When did you start making art? What drew you to it, and in what form was it?
Like most people I have the vague childhood stirrings associated with making art. As a child I remember reading books on Mazes, Greek and Egyptian Mythology, coupled with the psychological attributes that come with playing a lot of Playstation games.
The dawn of the World Wide Web was probably largely influential, along with the coming millennium. Of course I had no idea of their relevance at the time, but I think this was the departure point of my journey into collage. I also used to play the Surrealist game of Cadavre Exquis. Although at around eleven years old,
I confess that it was just a game where you could collaborate with chance, in order to create strange monsters and cyborgs. Whether it was in the avatar of a virtual football player or in the centre of the Labyrinth, the idea of becoming lost in this aspect of ‘otherness’ I think appealed to me.
For me, collage in general represents the immediacy of a revelation, a revolutionary spark or flash, not in a clumsy sense, or not even necessarily by chance, but instead by listening to what the relationships between the images are saying.
Many of your collages seem to deal overtly with migration or travel. Other works, such as the floating mountain (pictured below) and the child on top of the statue of liberty (left) combine different worlds in ways that seem organic, seamless. What draws you to these kinds of motifs?
I think the nature of art, outside of any context, is a kind of migration. Whether its a migration from preliterate tribal societies into post literate modern societies, tools to computers, academia to the digital democratisation of knowledge, birth to death, seed to fruit, the relationships we establish with our natural environments are mediated through our technologies, in a kind of ever increasing feedback loop (broadband width) from a common origin. Jung would probably call these motifs ‘archetypes’, some Buddhists would call them something like the ‘tathāgatagarbha–buddhadhātu’ (a kind of endless embryonic state of luminescence in all things, like the potential energy of a child or a seed). So I think the entire linguistic environment describing these worlds are pretty organic, and when it doesn’t seem organic and seamless there’s probably something awry.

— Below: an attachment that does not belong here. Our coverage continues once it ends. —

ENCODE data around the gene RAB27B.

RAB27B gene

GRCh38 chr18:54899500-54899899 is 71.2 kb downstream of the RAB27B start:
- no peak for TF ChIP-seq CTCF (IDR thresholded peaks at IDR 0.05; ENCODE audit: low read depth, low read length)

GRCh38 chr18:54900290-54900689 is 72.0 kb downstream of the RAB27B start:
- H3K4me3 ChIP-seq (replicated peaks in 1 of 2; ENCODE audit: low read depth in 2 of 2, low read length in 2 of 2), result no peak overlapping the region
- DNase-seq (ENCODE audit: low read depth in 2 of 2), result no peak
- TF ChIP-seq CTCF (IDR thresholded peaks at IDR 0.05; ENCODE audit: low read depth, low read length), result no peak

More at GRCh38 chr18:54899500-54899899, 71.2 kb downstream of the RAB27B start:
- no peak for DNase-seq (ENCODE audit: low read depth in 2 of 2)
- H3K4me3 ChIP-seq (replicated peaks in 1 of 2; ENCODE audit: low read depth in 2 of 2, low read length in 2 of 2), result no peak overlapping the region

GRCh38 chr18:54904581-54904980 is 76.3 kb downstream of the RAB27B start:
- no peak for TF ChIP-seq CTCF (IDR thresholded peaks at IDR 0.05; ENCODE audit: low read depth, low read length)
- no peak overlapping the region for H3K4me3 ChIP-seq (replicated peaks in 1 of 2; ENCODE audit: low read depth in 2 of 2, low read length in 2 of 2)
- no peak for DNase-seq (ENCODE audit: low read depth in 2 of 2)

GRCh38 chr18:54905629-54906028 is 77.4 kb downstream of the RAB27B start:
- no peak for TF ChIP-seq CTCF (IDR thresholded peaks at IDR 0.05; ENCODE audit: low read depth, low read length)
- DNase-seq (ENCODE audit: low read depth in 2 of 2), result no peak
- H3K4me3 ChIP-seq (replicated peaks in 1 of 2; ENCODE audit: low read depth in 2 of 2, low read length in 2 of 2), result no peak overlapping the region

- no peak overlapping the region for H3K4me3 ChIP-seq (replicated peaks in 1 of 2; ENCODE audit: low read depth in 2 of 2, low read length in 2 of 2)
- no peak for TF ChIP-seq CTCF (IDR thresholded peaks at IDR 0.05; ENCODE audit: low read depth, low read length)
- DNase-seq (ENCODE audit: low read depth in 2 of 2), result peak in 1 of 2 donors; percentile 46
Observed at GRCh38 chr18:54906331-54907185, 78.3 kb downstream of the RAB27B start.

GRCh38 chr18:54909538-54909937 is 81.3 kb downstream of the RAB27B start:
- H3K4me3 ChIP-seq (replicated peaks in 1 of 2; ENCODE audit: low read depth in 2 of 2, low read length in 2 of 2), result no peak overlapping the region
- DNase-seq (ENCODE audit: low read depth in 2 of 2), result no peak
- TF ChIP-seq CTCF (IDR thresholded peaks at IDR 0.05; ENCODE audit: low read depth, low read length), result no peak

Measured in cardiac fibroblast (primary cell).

How do you create meaning in your artworks? What kind of meaning are you creating?
We have to look at what ‘meaning’ is by itself. Be it in the framework of science, mathematics, polytheism, atheism, alchemy, computers, music, and all the kinds of worlds these things create. These frameworks, or technologies can lead the most avant-garde movements into fascism, social segregation, economic vulnerability, and all the other negative aspects highly organised systems of thought can bring about. For me, collage in general represents the immediacy of a revelation, a revolutionary spark or flash, not in a clumsy sense, or not even necessarily by chance, but instead by listening to what the relationships between the images are saying. It can feel like a bit of an alchemical pursuit sometimes. I think maybe that is the meaning, but I’m definitely not creating it in the sense of assembling a table. Although collage can have quite necessary limitations, just as tables can be useful.
From what artworks, books, and/or music do you drawn inspiration?
There are too many to list. Recently I’ve been listening to Robert Ashley’s ‘Perfect Lives’ series. It was written as an Opera for TV, made in the 80’s. It is largely conversational in tone and ranges from colloquial ‘bar talk’, to the more far reaching philosophical musings of Giordano Bruno, the Renaissance, phenomenology and learning how to shave.
I tend to work a lot with musicians, so sound is a constant companion when I’m making things. There can be a sharp divide between the kind of music I listen to for pleasure and the kind I listen to to aid inspiration so to speak. The Icaros songs of Cristina [provided at right] are particularly beautiful. I have no pretence with regards to knowing the traditions of the Icaros, but I wrote a little about them on Visual Melt
Tell us about Tiny Library and the philosophy behind it.
I started Tiny Library in 2015 with the intention of creating a fluid space where creative intention could manifest in the dimensions of an audio cassette. The libraries themselves are cassette tape carry cases, so they are perfect vessels in which culture can fragment and converge in this kind of shoddy homemade eighties science fiction basement bedroom prophesy style. You can read a more coherent description over on the site’s info page. In short it’s a catalyst for free and meaningful social interaction through art and music.
What advice and/or assignment would you give to someone wishing to get into collage?
I’m always tempted to quote Bukowski when he was asked the same question, “Don’t Try.” But if you really do want to try (which I advise against) then listen to the audio book of James Joyce’s ‘Finnegans Wake.’ Start to read all your books upside down. Buy a craft knife, some glue and a table. Open your window. Sleep regularly.